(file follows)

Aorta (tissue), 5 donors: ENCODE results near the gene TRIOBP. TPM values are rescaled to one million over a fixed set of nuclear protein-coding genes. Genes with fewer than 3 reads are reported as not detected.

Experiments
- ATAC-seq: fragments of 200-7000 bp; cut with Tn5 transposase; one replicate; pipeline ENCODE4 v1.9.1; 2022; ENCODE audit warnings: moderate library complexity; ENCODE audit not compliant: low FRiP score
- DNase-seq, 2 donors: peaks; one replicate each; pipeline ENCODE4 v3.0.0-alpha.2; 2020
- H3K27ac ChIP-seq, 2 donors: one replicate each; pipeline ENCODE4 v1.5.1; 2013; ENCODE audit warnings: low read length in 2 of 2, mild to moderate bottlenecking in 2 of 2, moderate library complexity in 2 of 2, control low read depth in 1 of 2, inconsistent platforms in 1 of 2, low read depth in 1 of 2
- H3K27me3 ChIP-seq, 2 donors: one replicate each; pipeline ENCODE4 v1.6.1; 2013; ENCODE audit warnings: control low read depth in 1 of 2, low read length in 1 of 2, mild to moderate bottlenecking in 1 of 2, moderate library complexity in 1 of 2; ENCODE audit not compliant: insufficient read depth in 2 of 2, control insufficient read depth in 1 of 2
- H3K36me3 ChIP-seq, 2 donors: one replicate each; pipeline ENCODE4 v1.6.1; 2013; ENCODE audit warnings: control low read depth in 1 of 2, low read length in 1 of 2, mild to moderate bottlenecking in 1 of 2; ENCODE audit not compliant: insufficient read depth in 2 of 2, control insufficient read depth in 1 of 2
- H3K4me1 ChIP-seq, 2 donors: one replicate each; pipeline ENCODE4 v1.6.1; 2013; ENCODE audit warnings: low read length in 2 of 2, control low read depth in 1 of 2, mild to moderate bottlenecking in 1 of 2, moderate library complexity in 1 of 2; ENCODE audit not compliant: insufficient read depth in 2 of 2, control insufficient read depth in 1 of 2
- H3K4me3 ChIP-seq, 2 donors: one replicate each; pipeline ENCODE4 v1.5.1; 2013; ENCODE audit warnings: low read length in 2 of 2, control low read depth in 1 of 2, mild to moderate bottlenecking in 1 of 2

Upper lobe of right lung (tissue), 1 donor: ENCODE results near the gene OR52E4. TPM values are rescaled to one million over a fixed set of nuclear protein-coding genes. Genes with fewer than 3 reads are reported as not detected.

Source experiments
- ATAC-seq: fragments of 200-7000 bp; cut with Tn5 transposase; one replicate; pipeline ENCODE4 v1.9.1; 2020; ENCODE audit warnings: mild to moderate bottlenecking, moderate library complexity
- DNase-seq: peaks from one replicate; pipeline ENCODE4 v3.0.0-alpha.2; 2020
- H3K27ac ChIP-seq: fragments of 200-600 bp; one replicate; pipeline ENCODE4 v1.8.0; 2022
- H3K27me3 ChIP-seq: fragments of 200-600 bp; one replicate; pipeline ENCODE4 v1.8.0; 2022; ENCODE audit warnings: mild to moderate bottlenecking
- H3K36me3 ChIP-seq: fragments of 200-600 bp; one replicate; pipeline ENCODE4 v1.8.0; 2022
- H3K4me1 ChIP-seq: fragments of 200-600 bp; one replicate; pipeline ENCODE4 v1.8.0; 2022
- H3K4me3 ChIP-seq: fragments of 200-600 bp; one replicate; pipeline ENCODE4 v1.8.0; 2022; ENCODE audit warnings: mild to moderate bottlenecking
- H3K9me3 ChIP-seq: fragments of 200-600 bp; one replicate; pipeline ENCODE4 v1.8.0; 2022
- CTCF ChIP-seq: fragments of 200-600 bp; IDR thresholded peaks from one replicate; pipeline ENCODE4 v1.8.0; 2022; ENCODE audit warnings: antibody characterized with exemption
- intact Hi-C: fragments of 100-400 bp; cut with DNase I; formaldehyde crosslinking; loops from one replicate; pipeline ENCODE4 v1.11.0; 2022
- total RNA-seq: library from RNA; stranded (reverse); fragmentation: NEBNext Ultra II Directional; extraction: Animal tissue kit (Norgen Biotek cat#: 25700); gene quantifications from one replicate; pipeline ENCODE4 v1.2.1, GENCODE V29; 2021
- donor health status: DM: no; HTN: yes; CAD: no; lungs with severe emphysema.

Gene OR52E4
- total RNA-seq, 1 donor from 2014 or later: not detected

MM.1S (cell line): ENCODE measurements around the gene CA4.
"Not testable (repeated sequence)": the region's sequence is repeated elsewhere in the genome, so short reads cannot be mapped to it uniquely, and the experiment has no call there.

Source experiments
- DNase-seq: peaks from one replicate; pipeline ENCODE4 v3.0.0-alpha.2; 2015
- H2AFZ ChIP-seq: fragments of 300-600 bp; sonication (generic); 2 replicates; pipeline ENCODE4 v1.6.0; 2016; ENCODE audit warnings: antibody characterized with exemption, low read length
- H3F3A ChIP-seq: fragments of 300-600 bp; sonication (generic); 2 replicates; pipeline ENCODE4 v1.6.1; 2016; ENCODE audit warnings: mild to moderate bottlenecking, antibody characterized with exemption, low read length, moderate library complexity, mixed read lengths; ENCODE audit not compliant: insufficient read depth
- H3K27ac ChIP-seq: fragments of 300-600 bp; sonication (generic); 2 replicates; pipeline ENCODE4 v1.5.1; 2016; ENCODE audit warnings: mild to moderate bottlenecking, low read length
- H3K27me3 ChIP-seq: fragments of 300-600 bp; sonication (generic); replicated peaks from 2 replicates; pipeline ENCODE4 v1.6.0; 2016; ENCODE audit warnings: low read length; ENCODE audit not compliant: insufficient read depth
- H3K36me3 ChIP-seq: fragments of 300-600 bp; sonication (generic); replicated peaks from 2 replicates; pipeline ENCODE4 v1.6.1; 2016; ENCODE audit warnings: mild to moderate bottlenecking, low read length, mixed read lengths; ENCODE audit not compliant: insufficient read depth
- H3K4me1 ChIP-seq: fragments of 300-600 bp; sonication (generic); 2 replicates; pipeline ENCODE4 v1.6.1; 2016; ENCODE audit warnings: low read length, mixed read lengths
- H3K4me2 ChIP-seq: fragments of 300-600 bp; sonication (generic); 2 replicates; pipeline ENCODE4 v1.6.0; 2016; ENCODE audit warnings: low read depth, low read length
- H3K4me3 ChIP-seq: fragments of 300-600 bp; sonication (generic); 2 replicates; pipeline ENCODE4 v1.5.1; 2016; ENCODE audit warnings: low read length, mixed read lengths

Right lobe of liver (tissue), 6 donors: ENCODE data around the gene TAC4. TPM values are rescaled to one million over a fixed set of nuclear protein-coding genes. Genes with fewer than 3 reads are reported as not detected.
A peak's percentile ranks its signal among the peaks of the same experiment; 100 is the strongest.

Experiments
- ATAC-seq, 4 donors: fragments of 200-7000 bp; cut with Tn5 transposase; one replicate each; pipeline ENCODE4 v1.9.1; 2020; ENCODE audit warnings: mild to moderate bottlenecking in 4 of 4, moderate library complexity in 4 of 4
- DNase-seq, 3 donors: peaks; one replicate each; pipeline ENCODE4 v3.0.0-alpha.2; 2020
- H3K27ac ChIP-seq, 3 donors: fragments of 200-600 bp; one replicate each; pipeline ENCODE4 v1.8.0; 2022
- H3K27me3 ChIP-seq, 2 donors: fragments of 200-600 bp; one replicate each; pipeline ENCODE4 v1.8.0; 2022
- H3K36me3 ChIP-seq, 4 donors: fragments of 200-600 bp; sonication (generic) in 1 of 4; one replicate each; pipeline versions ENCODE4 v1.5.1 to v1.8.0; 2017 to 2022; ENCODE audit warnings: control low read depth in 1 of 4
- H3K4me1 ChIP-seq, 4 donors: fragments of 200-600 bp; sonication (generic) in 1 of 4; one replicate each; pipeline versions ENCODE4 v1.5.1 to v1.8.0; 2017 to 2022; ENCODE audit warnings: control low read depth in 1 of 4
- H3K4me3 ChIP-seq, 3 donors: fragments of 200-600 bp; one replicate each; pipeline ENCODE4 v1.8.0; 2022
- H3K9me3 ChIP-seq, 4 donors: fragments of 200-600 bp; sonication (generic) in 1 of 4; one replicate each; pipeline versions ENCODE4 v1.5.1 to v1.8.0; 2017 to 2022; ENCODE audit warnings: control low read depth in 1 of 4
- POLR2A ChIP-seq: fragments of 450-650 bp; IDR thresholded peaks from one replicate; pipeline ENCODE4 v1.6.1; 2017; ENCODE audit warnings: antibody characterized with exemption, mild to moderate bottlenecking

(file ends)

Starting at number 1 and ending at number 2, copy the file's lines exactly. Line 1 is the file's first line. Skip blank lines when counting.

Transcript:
Aorta (tissue), 5 donors: ENCODE results near the gene TRIOBP. TPM values are rescaled to one million over a fixed set of nuclear protein-coding genes. Genes with fewer than 3 reads are reported as not detected.

Experiments